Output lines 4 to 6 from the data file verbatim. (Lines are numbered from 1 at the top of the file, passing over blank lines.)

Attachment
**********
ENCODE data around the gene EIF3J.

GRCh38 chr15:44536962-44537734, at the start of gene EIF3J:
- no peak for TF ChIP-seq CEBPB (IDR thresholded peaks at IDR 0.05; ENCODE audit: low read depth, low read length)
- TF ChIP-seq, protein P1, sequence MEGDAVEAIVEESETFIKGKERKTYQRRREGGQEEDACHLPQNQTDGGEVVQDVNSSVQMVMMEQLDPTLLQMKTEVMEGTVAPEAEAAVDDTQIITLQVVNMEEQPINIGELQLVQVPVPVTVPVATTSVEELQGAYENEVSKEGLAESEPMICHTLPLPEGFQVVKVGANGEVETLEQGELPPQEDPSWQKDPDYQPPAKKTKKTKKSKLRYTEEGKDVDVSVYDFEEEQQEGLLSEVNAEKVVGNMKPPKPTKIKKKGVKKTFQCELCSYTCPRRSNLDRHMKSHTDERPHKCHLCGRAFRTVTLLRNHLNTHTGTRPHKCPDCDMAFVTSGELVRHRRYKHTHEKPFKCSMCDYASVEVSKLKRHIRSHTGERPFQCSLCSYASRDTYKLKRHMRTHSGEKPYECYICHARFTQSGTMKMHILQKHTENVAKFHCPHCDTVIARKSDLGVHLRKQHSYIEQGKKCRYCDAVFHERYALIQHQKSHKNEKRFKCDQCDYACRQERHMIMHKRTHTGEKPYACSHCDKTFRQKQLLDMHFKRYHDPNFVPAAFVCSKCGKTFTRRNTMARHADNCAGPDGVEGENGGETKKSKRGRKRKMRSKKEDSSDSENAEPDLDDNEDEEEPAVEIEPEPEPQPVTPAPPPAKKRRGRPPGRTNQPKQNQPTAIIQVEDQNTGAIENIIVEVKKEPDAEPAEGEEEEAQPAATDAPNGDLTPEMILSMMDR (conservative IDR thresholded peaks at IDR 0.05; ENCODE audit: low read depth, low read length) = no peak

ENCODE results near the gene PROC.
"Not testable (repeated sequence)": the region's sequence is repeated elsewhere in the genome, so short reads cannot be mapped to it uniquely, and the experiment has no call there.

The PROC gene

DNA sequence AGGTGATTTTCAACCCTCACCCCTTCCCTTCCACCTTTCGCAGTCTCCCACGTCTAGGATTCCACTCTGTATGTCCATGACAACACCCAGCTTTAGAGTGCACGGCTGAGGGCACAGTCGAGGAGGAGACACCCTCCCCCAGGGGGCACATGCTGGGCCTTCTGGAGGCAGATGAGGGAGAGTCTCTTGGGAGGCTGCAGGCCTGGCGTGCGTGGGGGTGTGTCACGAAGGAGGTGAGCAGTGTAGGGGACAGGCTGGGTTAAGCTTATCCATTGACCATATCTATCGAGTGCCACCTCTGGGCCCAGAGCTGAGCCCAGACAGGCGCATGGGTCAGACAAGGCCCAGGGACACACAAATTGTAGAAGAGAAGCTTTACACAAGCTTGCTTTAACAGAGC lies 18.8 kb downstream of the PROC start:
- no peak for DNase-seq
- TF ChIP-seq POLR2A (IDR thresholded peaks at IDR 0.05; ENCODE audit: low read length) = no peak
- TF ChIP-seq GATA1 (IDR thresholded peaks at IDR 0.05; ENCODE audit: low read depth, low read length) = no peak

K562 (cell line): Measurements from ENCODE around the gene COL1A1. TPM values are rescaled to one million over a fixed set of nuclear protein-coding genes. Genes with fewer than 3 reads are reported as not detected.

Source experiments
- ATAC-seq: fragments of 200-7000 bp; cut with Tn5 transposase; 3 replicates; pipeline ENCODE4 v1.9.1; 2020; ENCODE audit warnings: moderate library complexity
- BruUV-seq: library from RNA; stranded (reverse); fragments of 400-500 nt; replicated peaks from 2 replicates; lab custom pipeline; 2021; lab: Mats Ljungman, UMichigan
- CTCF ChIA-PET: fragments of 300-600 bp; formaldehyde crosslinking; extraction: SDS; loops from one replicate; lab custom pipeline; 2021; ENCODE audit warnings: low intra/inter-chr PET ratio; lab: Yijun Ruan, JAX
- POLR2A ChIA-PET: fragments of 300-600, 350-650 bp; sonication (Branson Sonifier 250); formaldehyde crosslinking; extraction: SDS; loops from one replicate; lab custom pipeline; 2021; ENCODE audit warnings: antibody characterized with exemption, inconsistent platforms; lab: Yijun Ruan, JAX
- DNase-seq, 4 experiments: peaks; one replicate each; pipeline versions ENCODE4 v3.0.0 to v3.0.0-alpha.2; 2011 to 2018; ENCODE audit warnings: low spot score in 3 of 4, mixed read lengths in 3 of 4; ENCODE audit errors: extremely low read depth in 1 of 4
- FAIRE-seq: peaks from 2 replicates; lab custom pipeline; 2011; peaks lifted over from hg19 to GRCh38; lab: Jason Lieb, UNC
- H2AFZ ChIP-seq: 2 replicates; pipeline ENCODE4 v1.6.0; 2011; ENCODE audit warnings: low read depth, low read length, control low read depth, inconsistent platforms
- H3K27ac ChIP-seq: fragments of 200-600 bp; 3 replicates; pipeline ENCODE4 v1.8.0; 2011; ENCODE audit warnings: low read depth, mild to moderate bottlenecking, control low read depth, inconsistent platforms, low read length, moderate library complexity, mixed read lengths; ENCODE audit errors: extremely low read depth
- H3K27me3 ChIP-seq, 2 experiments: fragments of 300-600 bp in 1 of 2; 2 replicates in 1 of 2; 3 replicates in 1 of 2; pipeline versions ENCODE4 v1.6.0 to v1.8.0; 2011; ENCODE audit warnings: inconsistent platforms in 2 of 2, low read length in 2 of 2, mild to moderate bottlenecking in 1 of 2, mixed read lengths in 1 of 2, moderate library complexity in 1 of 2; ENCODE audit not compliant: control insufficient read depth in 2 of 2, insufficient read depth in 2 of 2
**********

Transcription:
- TF ChIP-seq, protein P1, sequence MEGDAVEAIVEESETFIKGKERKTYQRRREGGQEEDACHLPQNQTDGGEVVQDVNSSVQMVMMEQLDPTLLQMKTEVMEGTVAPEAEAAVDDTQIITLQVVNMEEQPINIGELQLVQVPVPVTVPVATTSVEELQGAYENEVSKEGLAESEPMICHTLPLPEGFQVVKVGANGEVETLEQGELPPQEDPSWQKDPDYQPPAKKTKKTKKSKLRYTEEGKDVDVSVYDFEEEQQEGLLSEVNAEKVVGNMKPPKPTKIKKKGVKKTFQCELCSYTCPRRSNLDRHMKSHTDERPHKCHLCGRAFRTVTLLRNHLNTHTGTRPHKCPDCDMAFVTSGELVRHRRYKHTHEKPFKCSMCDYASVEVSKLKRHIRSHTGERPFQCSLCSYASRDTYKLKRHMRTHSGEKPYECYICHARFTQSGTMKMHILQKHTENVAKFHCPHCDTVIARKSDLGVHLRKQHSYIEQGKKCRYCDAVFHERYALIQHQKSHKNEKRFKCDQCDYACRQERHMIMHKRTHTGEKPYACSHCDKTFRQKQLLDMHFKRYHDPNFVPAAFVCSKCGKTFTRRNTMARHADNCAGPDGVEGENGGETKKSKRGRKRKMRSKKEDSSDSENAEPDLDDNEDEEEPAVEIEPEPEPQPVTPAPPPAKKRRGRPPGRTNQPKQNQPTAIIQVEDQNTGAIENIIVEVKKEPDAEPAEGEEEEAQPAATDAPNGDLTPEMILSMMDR (conservative IDR thresholded peaks at IDR 0.05; ENCODE audit: low read depth, low read length) = no peak

ENCODE results near the gene PROC.
"Not testable (repeated sequence)": the region's sequence is repeated elsewhere in the genome, so short reads cannot be mapped to it uniquely, and the experiment has no call there.